Nate Marquardt file photo: Sherdog.com
Looks like it's back to the old drawing board for Nate Marquardt.
A former UFC middleweight title challenger, Marquardt was on the precipice of earning a second shot at champion Anderson Silva. At UFC 122, which took place at the Konig Pilsener Arena in Oberhausen, Germany, on Saturday, Marquardt battled fellow perennial championship hopeful Yushin Okami for three tough rounds.
In the end, however, the judges awarded a unanimous decision to Okami, who will now receive a title shot against the winner of Silva's February defense against the rejuvenated Vitor Belfort at UFC 126. Marquardt will have to battle his way back up the same ladder he just climbed.
In many cases, a fighter can point to a specific turn of events or a flaw in his game plan as the reason he lost his fight. Not so for Marquardt, who believes he deserved to win the decision.
“I felt great coming into this fight. Mentally, I felt ready. I had a great camp. I had a great game plan, and, honestly, I feel like I was landing the harder shots,” Marquardt said at the UFC 122 post-fight news conference. “When he was catching me, it wasn't really affecting me, but the judges perceive it as him controlling the fight. I felt I did enough to win, but I wasn't a spectator. I was in the fight, so it's hard for me to say. Either way, I’m still one of the best, and I’m going to get back in there and be the champ one day.”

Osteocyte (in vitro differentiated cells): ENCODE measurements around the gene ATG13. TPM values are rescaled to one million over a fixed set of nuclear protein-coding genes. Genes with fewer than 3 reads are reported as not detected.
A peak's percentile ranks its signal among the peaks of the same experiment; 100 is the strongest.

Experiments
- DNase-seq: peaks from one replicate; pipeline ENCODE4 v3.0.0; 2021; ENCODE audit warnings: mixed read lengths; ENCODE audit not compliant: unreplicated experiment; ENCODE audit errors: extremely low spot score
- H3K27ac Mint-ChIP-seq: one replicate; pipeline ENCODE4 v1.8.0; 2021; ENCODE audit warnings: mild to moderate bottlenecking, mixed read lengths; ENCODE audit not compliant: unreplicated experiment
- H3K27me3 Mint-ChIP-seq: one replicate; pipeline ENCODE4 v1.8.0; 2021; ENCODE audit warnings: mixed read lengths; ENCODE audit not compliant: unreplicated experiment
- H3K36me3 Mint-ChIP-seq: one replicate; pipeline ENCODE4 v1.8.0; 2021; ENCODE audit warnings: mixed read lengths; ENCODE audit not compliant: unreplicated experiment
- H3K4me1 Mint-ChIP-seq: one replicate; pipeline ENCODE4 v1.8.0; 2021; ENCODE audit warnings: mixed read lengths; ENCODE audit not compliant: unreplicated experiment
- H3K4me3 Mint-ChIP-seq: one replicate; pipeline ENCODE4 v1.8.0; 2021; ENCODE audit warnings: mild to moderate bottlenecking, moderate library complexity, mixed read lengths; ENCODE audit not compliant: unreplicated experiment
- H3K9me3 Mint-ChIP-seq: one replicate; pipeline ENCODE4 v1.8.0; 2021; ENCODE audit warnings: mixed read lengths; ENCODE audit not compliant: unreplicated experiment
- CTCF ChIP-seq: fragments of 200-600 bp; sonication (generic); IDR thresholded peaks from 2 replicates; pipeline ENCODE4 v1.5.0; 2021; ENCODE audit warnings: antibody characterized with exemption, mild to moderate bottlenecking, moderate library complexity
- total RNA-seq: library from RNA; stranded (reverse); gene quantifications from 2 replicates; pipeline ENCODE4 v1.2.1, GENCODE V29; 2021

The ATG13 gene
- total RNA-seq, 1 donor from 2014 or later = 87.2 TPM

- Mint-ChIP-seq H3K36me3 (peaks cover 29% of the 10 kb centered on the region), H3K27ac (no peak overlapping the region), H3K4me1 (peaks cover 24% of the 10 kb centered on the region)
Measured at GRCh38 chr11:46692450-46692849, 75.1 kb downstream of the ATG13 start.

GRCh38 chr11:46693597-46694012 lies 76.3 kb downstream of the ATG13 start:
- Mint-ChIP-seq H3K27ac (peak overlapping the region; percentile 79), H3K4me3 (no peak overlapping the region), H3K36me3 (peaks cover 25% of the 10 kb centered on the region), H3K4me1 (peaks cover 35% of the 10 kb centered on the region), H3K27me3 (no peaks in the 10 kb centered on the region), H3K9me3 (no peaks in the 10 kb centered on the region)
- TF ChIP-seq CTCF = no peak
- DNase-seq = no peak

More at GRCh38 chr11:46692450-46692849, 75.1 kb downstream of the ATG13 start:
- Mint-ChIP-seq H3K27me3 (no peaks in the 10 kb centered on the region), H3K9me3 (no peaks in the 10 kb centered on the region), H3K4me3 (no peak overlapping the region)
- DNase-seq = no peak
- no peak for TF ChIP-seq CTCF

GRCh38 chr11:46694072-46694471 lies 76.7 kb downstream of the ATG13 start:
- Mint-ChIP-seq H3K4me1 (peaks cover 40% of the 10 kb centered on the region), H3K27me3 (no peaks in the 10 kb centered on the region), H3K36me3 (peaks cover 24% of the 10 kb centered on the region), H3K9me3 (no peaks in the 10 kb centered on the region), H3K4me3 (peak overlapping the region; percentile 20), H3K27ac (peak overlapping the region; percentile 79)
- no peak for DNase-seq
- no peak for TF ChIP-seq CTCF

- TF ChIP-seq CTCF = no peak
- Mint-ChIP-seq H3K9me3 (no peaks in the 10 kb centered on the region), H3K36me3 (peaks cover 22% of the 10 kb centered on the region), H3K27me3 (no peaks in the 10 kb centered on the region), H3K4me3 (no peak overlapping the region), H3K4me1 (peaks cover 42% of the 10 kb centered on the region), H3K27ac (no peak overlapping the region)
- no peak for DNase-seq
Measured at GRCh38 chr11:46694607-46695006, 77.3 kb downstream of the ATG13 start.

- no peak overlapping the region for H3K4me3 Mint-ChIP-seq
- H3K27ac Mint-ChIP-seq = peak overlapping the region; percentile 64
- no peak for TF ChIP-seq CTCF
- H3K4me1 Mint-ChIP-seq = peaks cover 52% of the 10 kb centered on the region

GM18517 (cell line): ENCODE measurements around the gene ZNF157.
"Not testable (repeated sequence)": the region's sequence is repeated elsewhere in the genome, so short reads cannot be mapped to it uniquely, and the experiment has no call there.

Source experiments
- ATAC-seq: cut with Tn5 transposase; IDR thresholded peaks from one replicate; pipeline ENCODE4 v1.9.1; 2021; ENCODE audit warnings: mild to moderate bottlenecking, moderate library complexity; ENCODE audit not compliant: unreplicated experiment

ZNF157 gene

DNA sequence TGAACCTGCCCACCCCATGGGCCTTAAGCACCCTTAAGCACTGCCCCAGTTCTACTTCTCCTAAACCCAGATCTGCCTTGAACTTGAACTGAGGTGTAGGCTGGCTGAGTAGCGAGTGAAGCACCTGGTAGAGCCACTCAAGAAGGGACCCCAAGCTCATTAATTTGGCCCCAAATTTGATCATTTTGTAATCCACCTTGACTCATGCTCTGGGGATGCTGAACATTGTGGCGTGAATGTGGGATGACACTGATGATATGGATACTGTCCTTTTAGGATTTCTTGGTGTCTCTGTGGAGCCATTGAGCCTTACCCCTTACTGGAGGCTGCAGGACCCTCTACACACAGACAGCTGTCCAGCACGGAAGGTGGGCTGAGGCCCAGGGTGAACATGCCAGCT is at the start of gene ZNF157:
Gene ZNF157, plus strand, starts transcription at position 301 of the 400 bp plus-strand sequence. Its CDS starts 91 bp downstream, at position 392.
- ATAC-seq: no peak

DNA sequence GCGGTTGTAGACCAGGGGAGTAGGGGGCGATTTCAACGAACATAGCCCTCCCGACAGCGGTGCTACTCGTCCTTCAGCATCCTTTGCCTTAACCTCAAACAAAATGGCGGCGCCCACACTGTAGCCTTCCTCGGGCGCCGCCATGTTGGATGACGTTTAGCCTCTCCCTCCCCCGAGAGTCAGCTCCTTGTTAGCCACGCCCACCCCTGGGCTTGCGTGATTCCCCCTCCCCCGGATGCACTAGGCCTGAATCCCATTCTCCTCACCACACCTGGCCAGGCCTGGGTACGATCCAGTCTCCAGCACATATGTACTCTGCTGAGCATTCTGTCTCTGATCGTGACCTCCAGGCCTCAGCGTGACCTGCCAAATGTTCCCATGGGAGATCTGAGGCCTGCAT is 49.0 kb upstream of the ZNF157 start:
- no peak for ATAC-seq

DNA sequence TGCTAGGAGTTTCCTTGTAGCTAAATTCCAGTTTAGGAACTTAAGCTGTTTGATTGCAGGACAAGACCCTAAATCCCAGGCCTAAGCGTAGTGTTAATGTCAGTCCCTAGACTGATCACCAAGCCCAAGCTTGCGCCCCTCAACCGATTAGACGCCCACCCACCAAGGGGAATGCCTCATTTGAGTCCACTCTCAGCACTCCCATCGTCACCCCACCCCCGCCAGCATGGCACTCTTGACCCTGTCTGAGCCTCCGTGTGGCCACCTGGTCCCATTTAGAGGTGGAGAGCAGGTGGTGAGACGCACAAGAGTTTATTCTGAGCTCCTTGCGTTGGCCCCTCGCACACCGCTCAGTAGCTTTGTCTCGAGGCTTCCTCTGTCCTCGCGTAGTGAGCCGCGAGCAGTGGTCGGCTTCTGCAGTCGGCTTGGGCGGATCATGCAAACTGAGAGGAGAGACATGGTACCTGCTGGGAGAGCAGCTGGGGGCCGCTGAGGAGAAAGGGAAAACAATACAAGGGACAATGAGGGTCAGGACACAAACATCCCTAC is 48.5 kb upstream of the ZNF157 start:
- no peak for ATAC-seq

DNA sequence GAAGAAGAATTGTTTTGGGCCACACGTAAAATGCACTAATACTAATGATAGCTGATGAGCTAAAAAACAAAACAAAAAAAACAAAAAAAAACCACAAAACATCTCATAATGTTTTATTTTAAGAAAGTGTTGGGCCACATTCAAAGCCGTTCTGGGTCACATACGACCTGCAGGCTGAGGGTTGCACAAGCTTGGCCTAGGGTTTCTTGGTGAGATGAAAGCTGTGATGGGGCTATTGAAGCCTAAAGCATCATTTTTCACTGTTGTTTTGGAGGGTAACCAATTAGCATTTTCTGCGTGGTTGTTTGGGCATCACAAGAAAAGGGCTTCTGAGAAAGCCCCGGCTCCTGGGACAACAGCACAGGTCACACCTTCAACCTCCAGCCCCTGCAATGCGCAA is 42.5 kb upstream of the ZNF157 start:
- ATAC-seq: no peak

Marquardt was pressed at the conference on the reason behind his defeat, asked if perhaps Okami's long reach was the primary cause for the loss. Marquardt dismissed the idea, reiterating that he felt he did enough to come out on top.
“From inside the fight, I felt like I was winning. I was landing the harder shots,” he said. “I rocked him like three times. I was getting takedowns.”
The Grudge Training Center product did, however, offer a bit of insight into where his execution could have been better.
“I don't know what went wrong at this point. I have to watch the tape, and I have to study it with my coaches and really figure out what happened," Marquardt said. "I think part of it was that I didn't put my combinations together as much as I usually do. That could be part of it, but I’m not sure at this point.”